The small green solution to Africa’s big electricity problem

“Having a large transnational power distribution network that’s rolled out across the African continent doesn’t seem like a technically or economically viable solution, given the geography and the distances involved,” says Sergio Pimenta, the International Finance Corporation’s (IFC’s) regional vice-president for Africa.

“Because of this, distributed systems are becoming really important methods for bringing access to electricity across much of the continent, especially in rural areas.”

While small-scale solar systems are not a new phenomenon, they have assumed an increasingly important role given the travails of utility providers. The installation of home solar systems accounted for more than half of access increases in sub-Saharan Africa during 2022, according to the IEA, following government programmes to reduce their cost in countries such as Nigeria, Kenya and Rwanda.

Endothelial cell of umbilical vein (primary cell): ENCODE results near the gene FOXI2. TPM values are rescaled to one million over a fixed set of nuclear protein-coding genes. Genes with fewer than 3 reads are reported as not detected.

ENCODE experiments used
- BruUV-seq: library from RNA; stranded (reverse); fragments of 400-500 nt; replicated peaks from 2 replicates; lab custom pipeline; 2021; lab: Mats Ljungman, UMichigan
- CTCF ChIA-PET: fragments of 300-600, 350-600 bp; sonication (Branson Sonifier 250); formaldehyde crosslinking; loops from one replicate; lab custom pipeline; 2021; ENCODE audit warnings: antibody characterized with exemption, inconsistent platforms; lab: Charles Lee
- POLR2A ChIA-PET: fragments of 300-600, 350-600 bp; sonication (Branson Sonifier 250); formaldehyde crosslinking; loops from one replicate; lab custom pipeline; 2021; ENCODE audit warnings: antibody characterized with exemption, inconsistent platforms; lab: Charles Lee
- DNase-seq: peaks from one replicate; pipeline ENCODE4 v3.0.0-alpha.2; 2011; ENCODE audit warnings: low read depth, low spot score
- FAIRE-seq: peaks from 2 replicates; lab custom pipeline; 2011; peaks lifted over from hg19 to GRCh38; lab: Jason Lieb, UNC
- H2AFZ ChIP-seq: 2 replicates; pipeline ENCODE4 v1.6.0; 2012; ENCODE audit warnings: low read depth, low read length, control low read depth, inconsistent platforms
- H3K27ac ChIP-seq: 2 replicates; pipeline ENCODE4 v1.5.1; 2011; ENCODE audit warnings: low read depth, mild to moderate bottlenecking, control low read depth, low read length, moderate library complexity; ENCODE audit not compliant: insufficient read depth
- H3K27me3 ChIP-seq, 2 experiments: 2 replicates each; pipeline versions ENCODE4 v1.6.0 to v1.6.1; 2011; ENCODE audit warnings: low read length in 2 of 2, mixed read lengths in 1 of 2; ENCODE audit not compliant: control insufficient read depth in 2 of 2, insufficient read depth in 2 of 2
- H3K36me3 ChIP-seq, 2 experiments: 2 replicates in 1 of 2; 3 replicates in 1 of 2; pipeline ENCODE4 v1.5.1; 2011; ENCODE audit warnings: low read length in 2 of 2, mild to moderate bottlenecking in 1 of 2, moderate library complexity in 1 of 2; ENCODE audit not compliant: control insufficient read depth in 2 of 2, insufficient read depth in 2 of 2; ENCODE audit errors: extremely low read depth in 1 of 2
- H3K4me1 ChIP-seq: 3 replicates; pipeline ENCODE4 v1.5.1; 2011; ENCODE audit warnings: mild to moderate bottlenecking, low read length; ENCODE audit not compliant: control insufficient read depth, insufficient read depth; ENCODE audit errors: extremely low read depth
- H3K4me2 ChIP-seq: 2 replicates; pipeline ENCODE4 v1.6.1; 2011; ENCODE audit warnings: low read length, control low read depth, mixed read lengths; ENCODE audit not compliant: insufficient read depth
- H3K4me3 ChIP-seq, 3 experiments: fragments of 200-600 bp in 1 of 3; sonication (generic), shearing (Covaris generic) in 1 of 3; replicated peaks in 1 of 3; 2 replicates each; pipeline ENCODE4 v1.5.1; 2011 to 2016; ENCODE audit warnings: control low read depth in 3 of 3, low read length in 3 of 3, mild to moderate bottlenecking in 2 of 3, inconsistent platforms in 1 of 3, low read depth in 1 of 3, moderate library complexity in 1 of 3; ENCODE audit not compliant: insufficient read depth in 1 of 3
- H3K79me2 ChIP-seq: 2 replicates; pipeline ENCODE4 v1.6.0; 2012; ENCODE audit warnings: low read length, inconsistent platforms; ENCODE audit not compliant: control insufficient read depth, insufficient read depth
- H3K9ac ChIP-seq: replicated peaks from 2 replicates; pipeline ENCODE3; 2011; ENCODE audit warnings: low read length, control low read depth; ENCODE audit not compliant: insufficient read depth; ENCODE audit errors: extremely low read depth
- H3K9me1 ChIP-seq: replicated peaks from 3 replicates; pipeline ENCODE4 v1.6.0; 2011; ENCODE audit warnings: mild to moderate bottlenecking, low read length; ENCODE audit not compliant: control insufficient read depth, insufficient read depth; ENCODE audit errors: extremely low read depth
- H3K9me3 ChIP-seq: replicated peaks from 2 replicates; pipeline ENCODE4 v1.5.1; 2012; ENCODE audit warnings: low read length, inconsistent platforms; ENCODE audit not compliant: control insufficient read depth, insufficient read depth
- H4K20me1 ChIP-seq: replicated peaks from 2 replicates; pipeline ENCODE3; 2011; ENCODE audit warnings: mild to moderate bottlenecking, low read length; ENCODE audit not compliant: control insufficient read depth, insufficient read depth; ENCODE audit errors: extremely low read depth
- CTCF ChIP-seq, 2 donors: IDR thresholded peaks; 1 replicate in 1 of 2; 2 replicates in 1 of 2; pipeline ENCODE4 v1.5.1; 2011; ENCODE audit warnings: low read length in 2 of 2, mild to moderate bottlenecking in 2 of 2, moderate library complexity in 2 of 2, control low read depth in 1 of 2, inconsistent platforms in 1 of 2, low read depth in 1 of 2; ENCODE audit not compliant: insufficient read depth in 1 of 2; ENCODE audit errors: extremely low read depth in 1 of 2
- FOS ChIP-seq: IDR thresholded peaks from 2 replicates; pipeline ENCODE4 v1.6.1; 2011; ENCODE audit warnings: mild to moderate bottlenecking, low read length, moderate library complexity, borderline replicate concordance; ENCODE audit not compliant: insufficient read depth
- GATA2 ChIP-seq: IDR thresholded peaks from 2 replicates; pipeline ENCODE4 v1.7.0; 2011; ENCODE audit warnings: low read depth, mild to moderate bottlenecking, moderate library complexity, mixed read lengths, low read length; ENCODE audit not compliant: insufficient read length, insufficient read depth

The spread of solar kits that serve not only individual homes but smaller communities has increased in recent years as equipment and installation costs fall, with innovative pay-as-you-go financing models offered by providers such as M-Kopa, Sun King, Engie Energy Access and Lumos. This approach enables homes and communities to access electricity and lessen their usage of kerosene, a widespread fuel used for lighting, cooking and charging mobile phones.

Results-based financing (RBF) programmes — government and DFI-led initiatives under which funding payments are released when pre-agreed results have been achieved — have proved a particularly effective model in key markets on the continent to crowd in the private sector.